by Pinchas Cohen
Global economic growth is being confirmed on Japanese corporate results, Chinese manufacturing and South Korean export data which leaped 20 percent in July YoY and beat expectations. This across-the-board rise in economic results at the global market open continued yesterday’s rally, which was led by raw material producers after copper reached a two-year high. The MSCI Asia Pacific Index is at its highest levels since before the 2008 recession.
Chinese manufacturing, as measured by the Caixin Manufacturing PMI, rose again to 51.1 in July from 50.4 in June—its highest level in four months. These results confirm the expansion in Chinese manufacturing, which may offset the official government data showing renewed weakness in production and demand. Unlike in previous instances, when the divergence between official and private data created suspicion regarding the Chinese government numbers, currently the official read isn't better than the private version. This in turn has led investors to believe the government's numbers, at least for the time being.
European futures opened higher, suggesting that Asian markets are creating a global momentum.
WTI crude oil has reached $50 a barrel for the first time since May. The commodity is trading over the 200dma (red) for its third day, and has overcome the steeper uptrend line (which cuts through the intraday high of the April peak, and makes it more representative of the May apex), but is still below the purer uptrend line which respects all highs, at $51 per the current level . The ultimate resistance is expected from previous peak of $52.00, on May 25.
The MACD is the most overbought since January, before the decline, while the RSI is the most overbought since June 8 2016, making the current rally, from a momentum perspective, even more extreme than the one following the OPEC and NOPEC cuts. This makes sense considering the strongest rally of the year is happening after oil fell into a bear market.
The US dollar didn’t stand a chance after President Donald Trump fired White House communications director Anthony Scaramucci, only 10 days after hiring him. The dollar, having fallen its most in six year, is the big loser against all 16 major currencies. It was Trump who triggered its decline when he told the Wall Street Journal on January 17 that a strong dollar is “killing us.” While disappointing economic data hasn't helped since then, the never-ending, ongoing political drama generated by the current administration keeps pushing the dollar further down. Though Trump deliberately talked down the USD in January, the harm he's caused it since—whether he wants it to continue lower or not—has been a result of his not being in control of the situation.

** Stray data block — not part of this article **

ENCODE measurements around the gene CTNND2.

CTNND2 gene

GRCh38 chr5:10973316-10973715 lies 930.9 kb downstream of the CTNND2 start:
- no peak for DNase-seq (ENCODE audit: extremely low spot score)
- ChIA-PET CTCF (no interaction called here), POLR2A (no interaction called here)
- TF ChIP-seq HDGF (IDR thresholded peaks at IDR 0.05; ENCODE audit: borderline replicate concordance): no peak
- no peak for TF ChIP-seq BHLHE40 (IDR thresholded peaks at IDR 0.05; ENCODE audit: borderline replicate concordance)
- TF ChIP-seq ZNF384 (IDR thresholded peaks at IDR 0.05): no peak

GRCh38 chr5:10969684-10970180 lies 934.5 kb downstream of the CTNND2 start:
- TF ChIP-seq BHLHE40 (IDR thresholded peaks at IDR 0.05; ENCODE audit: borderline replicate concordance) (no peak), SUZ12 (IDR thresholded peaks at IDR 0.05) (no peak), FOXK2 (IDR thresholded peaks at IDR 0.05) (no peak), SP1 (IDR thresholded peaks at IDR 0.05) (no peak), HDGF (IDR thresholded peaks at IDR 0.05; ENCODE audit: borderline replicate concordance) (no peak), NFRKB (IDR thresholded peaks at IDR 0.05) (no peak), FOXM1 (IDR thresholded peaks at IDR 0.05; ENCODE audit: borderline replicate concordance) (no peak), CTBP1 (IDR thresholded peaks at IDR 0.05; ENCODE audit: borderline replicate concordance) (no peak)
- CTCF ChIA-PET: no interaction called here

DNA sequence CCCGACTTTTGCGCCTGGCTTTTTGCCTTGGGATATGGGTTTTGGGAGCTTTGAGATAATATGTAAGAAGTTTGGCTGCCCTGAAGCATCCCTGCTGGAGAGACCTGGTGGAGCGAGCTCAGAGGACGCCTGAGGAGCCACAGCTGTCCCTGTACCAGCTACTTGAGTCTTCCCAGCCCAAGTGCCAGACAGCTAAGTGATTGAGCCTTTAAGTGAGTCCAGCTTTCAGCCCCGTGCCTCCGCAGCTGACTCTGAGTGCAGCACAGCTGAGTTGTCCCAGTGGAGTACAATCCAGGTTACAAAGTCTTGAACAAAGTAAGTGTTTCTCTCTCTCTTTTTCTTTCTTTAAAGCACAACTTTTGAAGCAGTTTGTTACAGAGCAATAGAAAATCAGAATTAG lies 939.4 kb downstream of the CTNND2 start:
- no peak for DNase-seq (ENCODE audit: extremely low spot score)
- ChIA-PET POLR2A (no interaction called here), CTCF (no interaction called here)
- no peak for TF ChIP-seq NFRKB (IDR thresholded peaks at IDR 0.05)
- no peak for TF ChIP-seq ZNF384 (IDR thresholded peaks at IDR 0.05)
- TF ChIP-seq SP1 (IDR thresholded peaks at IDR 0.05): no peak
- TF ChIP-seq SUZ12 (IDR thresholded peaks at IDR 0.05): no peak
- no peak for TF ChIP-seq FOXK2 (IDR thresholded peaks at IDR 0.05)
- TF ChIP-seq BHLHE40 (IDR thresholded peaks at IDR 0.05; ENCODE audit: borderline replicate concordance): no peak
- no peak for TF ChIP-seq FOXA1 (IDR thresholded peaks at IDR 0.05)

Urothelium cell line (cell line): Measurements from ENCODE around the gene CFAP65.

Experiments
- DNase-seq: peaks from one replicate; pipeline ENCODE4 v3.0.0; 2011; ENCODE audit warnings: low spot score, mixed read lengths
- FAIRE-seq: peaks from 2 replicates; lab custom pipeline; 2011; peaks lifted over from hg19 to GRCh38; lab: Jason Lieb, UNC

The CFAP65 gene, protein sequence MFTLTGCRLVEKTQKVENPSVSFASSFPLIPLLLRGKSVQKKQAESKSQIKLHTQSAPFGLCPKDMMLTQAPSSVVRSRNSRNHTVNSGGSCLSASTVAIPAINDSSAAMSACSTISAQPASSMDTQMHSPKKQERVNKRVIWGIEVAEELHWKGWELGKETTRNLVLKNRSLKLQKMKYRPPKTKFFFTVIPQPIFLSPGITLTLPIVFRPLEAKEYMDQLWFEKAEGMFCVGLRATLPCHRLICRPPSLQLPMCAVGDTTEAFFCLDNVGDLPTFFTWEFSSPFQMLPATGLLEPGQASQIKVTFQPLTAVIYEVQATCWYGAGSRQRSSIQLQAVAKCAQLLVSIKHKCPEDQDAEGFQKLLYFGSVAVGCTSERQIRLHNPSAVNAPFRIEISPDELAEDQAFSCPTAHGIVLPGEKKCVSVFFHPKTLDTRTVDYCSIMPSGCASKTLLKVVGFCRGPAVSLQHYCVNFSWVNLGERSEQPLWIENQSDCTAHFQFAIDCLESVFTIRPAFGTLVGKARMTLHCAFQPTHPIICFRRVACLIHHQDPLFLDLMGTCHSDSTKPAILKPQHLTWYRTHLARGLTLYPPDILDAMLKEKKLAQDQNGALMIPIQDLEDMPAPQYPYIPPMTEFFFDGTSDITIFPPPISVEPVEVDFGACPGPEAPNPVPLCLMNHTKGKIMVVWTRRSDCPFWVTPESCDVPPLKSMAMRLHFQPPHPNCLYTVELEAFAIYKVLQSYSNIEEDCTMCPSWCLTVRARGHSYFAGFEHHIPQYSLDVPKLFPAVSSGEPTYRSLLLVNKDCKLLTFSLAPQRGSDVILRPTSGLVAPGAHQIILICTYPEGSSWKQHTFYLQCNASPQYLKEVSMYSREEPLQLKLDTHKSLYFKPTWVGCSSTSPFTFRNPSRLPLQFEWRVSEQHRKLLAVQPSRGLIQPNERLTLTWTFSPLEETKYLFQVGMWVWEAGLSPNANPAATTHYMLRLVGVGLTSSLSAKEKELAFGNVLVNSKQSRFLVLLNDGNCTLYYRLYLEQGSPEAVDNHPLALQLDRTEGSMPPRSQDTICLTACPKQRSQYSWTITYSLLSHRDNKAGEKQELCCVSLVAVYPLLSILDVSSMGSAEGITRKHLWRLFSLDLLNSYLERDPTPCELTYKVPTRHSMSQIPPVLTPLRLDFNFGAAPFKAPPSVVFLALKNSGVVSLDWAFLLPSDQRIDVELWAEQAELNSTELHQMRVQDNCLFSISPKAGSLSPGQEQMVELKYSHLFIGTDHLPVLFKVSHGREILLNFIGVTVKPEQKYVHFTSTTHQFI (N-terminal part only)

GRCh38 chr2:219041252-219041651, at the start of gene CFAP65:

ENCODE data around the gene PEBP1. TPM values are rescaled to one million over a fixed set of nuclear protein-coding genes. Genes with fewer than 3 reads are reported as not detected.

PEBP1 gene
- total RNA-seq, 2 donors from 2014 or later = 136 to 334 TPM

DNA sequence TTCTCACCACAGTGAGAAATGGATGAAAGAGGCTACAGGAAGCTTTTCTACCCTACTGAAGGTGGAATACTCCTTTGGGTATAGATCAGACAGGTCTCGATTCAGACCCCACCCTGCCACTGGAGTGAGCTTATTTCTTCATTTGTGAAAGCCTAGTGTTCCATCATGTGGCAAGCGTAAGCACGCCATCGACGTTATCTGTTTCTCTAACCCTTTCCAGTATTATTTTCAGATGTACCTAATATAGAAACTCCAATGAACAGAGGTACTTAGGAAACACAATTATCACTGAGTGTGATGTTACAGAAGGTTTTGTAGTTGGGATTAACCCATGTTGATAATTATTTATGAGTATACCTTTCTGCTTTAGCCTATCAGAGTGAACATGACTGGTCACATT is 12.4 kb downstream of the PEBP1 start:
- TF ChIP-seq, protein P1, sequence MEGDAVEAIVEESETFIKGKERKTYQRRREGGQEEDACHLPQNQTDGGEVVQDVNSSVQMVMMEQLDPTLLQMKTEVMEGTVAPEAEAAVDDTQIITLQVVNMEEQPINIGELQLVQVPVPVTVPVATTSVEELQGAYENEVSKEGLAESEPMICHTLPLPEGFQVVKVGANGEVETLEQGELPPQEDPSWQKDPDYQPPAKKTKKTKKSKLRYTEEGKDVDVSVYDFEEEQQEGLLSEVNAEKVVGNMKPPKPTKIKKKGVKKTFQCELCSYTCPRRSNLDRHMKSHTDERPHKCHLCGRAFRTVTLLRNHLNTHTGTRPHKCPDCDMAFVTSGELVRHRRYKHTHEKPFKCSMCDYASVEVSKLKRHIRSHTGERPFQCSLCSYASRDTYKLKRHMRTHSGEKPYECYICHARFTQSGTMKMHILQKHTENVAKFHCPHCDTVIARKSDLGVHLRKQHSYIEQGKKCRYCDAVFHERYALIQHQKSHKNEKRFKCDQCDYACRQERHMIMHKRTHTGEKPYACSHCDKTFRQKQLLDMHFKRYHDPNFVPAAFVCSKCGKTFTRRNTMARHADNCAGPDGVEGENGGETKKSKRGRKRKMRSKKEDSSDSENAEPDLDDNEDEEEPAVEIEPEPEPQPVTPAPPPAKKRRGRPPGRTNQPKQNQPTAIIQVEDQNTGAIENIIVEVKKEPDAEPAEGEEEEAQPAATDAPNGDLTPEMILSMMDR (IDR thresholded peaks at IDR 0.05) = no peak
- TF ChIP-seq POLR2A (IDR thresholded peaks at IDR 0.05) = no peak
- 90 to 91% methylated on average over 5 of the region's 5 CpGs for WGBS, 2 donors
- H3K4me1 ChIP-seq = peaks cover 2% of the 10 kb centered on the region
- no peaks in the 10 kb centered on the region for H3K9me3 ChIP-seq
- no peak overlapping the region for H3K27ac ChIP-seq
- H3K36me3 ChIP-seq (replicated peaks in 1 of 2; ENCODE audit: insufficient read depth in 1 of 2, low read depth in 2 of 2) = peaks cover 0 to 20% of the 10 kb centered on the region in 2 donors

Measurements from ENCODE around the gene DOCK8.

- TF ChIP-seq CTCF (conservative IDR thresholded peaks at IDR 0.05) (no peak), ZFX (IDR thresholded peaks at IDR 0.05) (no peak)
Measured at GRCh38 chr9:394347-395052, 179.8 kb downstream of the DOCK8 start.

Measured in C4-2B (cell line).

In the final analysis, demand for a country’s currency reflects confidence in it by investors. The sad state of the dollar simply underscores the fact that the highest level of uncertainty among all the majors now resides with the US. After the Dollar Index reached its lowest level since May 3 2016, it made an attempt at a semblance of a climb but failed that as well, and was flat at yesterday’s close.
Down under, the Reserve Bank of Australia left interest rates at 1.5 percent per expectations. The bank warned that a strengthening currency, which advanced 11-percent this year, is expected to slow down inflation, growth and employment. It’s unclear to whom this warning was issued, as those who determine the price of the Aussie are speculators. Perhaps, the warning was in fact directed to them: don’t chew on more than you can bite; buy too many AUDs and you will end up with a weaker currency due to slower economic growth. But that seems farfetched.
The Aussie fluctuated after the non-decision, falling under $0.80, but rebounded as high as $0.8043. If the warning was aimed at speculators, they don’t seem concerned, for now. Technically, the AUDUSD bottomed at the end of 2015 and has been trading within a massive year-and-a-half-long triangle reversal, which was broken out of on July 13. It provides a thousand-pip upward target price.
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